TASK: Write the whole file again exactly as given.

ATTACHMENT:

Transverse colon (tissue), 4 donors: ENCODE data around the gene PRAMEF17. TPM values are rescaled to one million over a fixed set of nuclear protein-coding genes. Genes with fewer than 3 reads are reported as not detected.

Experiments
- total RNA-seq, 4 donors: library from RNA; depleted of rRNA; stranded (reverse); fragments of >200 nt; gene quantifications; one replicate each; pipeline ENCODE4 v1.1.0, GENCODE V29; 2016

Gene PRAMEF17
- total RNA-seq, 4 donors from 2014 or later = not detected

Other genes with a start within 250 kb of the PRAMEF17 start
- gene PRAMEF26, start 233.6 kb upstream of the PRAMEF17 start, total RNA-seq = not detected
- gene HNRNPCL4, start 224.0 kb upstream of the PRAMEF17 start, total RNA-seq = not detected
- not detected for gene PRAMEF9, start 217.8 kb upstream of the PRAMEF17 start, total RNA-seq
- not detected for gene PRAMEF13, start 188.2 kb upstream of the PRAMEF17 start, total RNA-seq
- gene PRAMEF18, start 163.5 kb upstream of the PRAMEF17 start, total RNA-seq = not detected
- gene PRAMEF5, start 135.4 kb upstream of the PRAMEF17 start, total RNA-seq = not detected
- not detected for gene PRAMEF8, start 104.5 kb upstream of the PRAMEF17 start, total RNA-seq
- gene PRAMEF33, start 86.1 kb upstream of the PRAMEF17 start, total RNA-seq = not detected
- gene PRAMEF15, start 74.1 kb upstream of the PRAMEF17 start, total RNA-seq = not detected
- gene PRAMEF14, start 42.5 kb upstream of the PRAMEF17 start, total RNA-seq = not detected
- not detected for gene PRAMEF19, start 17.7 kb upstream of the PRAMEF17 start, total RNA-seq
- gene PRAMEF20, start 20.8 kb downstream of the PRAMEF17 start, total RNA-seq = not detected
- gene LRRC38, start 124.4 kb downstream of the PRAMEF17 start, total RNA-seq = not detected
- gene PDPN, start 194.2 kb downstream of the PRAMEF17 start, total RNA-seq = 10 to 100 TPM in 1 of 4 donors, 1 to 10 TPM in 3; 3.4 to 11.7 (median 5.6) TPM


Transverse colon (tissue), 4 donors: ENCODE data around the gene PRAMEF17. TPM values are rescaled to one million over a fixed set of nuclear protein-coding genes. Genes with fewer than 3 reads are reported as not detected.

Experiments
- total RNA-seq, 4 donors: library from RNA; depleted of rRNA; stranded (reverse); fragments of >200 nt; gene quantifications; one replicate each; pipeline ENCODE4 v1.1.0, GENCODE V29; 2016

Gene PRAMEF17
- total RNA-seq, 4 donors from 2014 or later = not detected

Other genes with a start within 250 kb of the PRAMEF17 start
- gene PRAMEF26, start 233.6 kb upstream of the PRAMEF17 start, total RNA-seq = not detected
- gene HNRNPCL4, start 224.0 kb upstream of the PRAMEF17 start, total RNA-seq = not detected
- not detected for gene PRAMEF9, start 217.8 kb upstream of the PRAMEF17 start, total RNA-seq
- not detected for gene PRAMEF13, start 188.2 kb upstream of the PRAMEF17 start, total RNA-seq
- gene PRAMEF18, start 163.5 kb upstream of the PRAMEF17 start, total RNA-seq = not detected
- gene PRAMEF5, start 135.4 kb upstream of the PRAMEF17 start, total RNA-seq = not detected
- not detected for gene PRAMEF8, start 104.5 kb upstream of the PRAMEF17 start, total RNA-seq
- gene PRAMEF33, start 86.1 kb upstream of the PRAMEF17 start, total RNA-seq = not detected
- gene PRAMEF15, start 74.1 kb upstream of the PRAMEF17 start, total RNA-seq = not detected
- gene PRAMEF14, start 42.5 kb upstream of the PRAMEF17 start, total RNA-seq = not detected
- not detected for gene PRAMEF19, start 17.7 kb upstream of the PRAMEF17 start, total RNA-seq
- gene PRAMEF20, start 20.8 kb downstream of the PRAMEF17 start, total RNA-seq = not detected
- gene LRRC38, start 124.4 kb downstream of the PRAMEF17 start, total RNA-seq = not detected
- gene PDPN, start 194.2 kb downstream of the PRAMEF17 start, total RNA-seq = 10 to 100 TPM in 1 of 4 donors, 1 to 10 TPM in 3; 3.4 to 11.7 (median 5.6) TPM